CAFTA's Impact on I-Gaming Debated

7 July 2005

Free trade advocates and interactive gaming insiders are hoping that a purposed bill making its way through the U.S. Congress could open the doors to the U.S. market for online casino and sports book operators.

Last week, the U.S. Senate passed the Central American Free Trade Agreement after a vote or 54-45. The bill passed the House Ways and Means Committee after a 24-11 vote and the full House is expected to take up the bill after the July 4 congressional recess and before Congress adjourns for its summer break in August.

Under CAFTA, a free trade agreement would be established between the U.S. and Central American countries similar to the one setup in 1993 between Canada, Mexico and the U.S. when NAFTA (North American Free Trade Agreement) was passed.

One of the countries that would be included in CAFTA, Costa Rica, is also one of the leading jurisdictions for offshore interactive gambling companies.

A contingent of I-gaming industry leaders and Costa Rican government officials are pulling hard for CAFTA in hopes that the agreement will pave the way for online gambling operators based in Costa Rica to accept play from U.S. users without catching the scorn of the U.S. government.

WTO Fallout

But not everyone supporting the bill agrees with their stance.

CAFTA made it through the Senate only after heavy lobbying efforts from the White House, and Congressional leaders said the U.S. trade representative told them that CAFTA wouldn't jeopardize states that wish to outlaw the gambling industry.

"I think people are right to be concerned because of what happened before the WTO," Sen. Orrin Hatch, R-Utah, told the Desert News of Utah. " The U.S. trade representative has assured me that CAFTA does not jeopardize any existing state laws, including Utah's anti-gambling laws. We will have to stay on top of this, though."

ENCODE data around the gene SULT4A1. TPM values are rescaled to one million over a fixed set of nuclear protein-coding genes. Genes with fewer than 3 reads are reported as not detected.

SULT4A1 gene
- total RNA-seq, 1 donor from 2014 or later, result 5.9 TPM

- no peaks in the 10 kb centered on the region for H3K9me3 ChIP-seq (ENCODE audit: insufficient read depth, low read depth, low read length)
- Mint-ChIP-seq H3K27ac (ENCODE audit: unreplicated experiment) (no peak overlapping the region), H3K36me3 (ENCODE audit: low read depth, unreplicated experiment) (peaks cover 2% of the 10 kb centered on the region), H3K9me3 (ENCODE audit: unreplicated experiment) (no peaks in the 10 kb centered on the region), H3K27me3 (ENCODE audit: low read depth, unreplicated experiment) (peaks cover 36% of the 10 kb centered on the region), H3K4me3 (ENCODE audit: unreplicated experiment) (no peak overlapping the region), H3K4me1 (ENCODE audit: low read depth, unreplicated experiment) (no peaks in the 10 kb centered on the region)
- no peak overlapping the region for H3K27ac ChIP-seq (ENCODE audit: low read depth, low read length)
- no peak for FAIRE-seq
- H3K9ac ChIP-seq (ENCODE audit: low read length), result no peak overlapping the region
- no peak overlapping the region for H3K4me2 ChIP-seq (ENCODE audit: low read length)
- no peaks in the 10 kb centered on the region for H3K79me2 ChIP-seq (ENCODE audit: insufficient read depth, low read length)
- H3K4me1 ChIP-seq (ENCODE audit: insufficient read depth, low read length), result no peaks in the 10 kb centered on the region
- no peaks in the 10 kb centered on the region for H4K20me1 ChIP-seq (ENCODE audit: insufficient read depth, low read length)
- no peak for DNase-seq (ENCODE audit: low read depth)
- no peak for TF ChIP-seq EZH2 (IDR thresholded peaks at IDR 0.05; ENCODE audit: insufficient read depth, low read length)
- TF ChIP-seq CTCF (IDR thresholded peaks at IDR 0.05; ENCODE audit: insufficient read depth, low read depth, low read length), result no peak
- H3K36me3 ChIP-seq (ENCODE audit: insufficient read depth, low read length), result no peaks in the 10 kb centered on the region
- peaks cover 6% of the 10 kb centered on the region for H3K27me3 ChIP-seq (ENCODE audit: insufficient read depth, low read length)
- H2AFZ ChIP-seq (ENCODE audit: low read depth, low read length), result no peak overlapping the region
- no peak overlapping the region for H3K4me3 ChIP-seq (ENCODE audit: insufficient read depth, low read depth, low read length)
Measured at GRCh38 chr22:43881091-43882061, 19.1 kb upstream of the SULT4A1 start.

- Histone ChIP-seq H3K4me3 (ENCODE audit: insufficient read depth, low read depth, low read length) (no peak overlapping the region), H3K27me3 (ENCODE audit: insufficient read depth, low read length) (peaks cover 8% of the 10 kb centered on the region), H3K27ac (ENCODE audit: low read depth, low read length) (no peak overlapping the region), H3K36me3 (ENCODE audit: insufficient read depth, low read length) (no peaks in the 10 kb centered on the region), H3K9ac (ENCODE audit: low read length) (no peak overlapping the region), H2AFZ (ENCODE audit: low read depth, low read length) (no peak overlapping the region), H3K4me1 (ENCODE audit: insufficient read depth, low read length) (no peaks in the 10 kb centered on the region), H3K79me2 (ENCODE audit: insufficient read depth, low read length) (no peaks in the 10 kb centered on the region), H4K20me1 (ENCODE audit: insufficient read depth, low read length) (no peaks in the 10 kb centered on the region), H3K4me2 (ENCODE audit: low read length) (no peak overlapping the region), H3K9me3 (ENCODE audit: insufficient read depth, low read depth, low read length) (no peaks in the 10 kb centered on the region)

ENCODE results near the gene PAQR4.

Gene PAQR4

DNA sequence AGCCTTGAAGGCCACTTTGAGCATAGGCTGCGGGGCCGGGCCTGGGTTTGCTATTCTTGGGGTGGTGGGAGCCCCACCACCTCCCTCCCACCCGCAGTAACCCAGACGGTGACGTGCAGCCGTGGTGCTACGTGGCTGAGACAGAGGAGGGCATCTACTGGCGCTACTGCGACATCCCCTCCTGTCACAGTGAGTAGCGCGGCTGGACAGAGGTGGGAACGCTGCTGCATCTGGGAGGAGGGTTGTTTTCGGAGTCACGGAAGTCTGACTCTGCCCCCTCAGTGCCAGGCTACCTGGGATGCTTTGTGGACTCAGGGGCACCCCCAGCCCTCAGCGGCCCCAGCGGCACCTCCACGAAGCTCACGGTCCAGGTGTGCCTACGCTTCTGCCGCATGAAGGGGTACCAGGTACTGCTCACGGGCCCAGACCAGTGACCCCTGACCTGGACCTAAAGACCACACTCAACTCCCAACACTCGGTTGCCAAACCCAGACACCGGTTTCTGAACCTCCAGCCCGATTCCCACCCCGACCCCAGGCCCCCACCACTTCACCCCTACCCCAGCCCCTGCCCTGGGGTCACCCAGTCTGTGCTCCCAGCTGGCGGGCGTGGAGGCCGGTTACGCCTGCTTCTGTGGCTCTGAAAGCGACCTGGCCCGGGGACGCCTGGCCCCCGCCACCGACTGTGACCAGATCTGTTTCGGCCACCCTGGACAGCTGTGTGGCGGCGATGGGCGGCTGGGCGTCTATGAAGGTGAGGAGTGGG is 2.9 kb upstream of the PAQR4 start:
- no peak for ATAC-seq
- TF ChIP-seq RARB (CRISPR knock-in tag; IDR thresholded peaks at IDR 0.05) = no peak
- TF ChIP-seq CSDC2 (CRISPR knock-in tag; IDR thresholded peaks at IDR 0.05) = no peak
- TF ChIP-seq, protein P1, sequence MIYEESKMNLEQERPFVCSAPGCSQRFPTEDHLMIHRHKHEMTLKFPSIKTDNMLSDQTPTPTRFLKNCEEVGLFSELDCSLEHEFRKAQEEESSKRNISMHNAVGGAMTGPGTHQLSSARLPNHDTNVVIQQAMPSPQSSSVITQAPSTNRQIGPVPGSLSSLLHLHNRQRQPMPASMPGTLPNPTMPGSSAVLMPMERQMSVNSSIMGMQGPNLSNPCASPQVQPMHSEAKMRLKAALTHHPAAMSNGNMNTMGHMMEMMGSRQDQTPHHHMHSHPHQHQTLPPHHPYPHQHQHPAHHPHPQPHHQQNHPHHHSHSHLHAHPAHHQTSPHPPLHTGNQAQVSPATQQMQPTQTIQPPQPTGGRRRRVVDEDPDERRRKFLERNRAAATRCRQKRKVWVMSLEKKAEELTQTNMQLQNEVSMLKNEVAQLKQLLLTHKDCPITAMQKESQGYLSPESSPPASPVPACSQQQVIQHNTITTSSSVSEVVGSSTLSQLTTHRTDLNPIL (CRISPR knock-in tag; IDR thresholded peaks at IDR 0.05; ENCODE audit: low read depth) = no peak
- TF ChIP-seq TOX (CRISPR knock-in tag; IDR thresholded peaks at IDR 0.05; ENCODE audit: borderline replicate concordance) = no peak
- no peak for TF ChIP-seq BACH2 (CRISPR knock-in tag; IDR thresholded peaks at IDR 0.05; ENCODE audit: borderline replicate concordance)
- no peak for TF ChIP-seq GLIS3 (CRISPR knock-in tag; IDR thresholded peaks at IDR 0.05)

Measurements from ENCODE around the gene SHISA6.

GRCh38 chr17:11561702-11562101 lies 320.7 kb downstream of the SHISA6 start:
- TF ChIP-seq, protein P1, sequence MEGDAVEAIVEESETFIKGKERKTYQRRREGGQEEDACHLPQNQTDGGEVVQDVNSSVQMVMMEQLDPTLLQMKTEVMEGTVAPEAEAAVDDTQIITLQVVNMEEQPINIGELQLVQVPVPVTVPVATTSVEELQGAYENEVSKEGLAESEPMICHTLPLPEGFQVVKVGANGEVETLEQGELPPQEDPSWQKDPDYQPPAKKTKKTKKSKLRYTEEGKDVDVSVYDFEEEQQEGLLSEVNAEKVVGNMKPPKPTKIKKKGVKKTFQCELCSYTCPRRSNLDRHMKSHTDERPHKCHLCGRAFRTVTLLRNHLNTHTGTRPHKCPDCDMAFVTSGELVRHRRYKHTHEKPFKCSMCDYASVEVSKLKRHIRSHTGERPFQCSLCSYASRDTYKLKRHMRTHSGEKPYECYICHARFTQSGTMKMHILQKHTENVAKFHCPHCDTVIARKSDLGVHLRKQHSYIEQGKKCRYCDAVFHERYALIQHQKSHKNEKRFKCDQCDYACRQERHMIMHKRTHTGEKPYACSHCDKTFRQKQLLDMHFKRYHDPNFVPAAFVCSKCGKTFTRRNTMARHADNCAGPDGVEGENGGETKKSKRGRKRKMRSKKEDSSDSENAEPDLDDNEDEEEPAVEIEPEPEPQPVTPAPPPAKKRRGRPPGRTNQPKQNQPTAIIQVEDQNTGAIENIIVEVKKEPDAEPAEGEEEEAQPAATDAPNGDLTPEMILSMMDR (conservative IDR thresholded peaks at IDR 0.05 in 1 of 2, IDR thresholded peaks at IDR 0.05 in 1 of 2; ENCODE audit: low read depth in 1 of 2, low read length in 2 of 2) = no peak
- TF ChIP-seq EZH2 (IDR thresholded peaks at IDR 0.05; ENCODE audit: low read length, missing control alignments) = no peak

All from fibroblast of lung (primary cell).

The hope for those in Costa Rica is that CAFTA could open up the U.S. market for the industry by using a similar argument that was made by the government of Antigua in its World Trade Organization dispute with the U.S. that it brought forward in 2003.

The WTO ultimately ruled in favor of Antigua, essentially saying that the U.S. couldn't restrict Antiguan-based operators from accepting play from U.S. users because it was violating WTO policies regarding free trade and commerce.

The WTO ruling created some debate in legal circles and the U.S. has until July of next year to decide how to implement the ruling, but the WTO defeat has caused many to take notice of other trade agreements.

"I don't know why it hasn't gotten more attention and I can only assume the folks aren't aware of it," said Peter Riggs, director of the Forum on Democracy and Trade, a public policy think-tank that works closely with state lawmakers.

At the center of the WTO debate is language in the final ruling saying that countries can restrict trade under "moral exceptions." But if one form of an industry is allowed, online horse wagering for example, then all sectors should be allowed, the ruling went on to say.

CAFTA & I-Gaming

U.S. Trade Representative Rob Portman released a statement regarding CAFTA after the Senate Finance Committee passed the bill on June 29 implying that the U.S. was making sure that all of its interests were protected before the bill would be passed.

"Step by step, we're making good progress and building momentum for its successful passage," he said in his statement.

Despite Portman's public statements, Riggs indicated to the Desert News that the U.S. is acutely aware of the implications CAFTA could have on the interactive gaming industry.